Patient education is a huge part of the oncology nurse's role, a topic that Lisa Hartkopf Smith, MS, RN, CNS, AOCN, a hematology/oncology clinical nurse specialist at Riverside Methodist Hospital in Columbus, Ohio—who was recently honored with the National Magnet Nurse of the Year for Transformational Leadership Award from the American Nurses Credentialing Center—feels strongly about.
“The only way the patient is really going to get better—to help prevent and manage side effects—is if they take an active role and if they know what to do,” she said.
Hartkopf Smith has been a hematology/oncology clinical nurse specialist for 30 years. The ANCC award is given in recognition of outstanding contributions of clinical nurses for innovation, consultation, leadership, and professional risk-taking.
In her work at Riverside for the past 20 years, she has helped develop online courses for the Ohio Health institutions for health care providers on topics such as safe handling of chemotherapy and pain management; she has been a part of the initiative to strengthen nursing certification within her institution; and she leads the Patient Education Committee for Oncology.
In this interview, she talks about the Patient Education Committee and the initiatives she has been involved in—and how nurses at other institutions can do the same.
Do you think it's important for every institution to have its own patient education committee and create institution-specific materials?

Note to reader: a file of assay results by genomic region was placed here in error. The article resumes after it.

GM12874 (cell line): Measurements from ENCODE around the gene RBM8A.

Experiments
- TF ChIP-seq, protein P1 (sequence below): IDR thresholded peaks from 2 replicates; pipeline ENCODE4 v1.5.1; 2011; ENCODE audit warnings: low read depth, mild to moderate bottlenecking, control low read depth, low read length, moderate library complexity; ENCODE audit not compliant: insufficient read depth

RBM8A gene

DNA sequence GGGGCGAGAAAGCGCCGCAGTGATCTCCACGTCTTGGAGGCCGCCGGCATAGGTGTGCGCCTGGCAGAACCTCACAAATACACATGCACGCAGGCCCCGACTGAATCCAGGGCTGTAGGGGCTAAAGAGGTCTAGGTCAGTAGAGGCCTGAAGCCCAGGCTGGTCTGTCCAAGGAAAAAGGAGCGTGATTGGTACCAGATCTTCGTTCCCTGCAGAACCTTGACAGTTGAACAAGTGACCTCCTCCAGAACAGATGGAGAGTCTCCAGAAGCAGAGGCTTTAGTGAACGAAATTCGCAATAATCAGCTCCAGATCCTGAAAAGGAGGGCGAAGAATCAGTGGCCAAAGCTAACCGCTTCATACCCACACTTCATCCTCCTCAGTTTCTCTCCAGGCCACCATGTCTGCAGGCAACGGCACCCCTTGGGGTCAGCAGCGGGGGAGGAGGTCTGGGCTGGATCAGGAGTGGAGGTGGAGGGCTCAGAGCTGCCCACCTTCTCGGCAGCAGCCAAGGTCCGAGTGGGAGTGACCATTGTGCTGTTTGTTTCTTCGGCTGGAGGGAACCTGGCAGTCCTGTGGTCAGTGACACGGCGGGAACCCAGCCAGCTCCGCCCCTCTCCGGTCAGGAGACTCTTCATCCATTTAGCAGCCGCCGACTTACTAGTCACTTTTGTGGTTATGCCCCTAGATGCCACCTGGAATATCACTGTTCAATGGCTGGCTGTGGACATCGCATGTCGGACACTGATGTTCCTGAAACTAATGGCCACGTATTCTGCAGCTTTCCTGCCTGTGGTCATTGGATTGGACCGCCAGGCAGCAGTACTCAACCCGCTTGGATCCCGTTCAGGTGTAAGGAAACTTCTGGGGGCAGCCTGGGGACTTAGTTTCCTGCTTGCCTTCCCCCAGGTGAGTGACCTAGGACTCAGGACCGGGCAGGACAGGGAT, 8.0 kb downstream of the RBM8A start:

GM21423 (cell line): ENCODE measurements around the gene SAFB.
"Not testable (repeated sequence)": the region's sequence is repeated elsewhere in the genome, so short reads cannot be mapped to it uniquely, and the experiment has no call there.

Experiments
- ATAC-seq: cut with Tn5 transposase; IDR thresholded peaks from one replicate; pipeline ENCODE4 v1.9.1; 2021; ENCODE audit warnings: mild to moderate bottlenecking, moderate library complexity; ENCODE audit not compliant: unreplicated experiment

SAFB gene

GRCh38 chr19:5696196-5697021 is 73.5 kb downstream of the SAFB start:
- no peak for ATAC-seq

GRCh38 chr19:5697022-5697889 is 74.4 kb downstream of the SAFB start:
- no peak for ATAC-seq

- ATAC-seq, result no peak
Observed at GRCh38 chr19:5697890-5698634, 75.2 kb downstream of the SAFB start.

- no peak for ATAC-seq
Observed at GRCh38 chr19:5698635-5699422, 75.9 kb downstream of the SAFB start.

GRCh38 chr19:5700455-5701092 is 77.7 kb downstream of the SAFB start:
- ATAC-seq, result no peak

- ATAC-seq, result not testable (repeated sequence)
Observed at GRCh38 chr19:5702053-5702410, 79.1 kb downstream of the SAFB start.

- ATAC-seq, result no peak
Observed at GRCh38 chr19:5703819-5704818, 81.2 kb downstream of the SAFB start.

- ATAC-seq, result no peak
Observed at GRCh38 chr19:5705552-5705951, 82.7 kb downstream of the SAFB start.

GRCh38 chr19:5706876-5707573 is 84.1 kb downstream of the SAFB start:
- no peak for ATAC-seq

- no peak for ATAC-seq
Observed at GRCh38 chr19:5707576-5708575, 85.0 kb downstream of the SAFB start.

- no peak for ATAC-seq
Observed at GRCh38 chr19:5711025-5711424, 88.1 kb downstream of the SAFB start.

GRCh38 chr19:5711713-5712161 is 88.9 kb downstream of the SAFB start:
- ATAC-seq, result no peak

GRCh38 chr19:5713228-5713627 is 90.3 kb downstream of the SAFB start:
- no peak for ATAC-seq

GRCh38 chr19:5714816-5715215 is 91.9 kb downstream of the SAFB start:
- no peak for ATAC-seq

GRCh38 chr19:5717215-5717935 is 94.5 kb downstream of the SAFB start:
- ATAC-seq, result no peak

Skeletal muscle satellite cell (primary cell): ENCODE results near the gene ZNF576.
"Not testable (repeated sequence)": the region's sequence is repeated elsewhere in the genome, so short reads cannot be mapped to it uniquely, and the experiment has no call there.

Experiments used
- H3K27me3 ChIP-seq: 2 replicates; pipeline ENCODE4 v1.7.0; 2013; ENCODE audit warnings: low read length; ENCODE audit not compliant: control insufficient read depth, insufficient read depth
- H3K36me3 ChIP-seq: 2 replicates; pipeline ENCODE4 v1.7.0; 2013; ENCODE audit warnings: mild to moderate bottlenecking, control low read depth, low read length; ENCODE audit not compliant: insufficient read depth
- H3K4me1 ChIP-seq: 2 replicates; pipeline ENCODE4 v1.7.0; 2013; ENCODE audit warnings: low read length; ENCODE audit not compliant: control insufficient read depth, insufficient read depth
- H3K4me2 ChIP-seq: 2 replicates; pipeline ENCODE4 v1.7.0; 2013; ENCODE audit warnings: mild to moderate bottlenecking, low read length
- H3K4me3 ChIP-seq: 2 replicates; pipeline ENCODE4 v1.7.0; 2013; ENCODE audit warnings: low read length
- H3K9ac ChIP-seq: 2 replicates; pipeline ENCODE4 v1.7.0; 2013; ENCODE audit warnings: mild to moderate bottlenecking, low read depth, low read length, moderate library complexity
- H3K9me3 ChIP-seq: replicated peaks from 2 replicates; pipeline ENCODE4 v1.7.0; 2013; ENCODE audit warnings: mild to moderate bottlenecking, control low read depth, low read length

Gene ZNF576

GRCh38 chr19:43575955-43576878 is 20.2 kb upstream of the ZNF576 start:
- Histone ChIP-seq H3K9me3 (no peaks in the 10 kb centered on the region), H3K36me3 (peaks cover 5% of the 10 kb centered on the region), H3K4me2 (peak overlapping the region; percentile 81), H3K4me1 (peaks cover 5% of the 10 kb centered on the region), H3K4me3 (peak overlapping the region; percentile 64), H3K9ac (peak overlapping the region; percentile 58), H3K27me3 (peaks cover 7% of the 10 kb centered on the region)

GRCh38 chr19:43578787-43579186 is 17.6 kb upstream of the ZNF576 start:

Lisa Hartkopf Smith, MS, RN, CNS, AOCN: “Yes I do, I definitely do. You really want to make sure that your patients are getting the correct information—patients can go out and find all sorts of crazy stuff on the Internet. We also want to make sure that the nurses are all conveying the same information to patients. The information needs to be evidence-based, and it needs to be consistent.
LISA HARTKOPF SMITH, MS, RN, CNS, AOCN
“Some of the materials should be specific to the institution—i.e., scheduling, directions, etc.—but not all of them need to be. Materials should follow the Oncology Nursing Society and National Comprehensive Cancer Network guidelines.”
What does the Patient Education Committee that you lead do?
“We develop patient-education materials for cancer patients. The materials are all evidence-based, and use a reading level that patients can understand. We have posted all of our materials online—for our institution and at the six institutions in our system—so that anybody can have access to the materials where they work and access to the most current version.
“The committee is an Ohio Health committee—so we have representatives from all the different campuses. The first thing we did [as a committee] was to take inventory of all the patient-education materials we already had out there. Then we came up with a priority list of what we wanted to work on. And then we also made the commitment that we were going to put everything that we could online so that everybody has access to it.”
One of the projects there you've been involved with was developing a chemotherapy kit for patients. Why was there a need for that?
“Traditionally when people start chemotherapy, they get a lot of information. The typical method to teach patients about their treatments is to hand them stacks and stacks of papers and pamphlets—a one-way communication, which we thought was overwhelming for the patient and also wasn't always practical. So we wanted to find a different teaching strategy where we would show patients the different items they would need and tell them how to use it.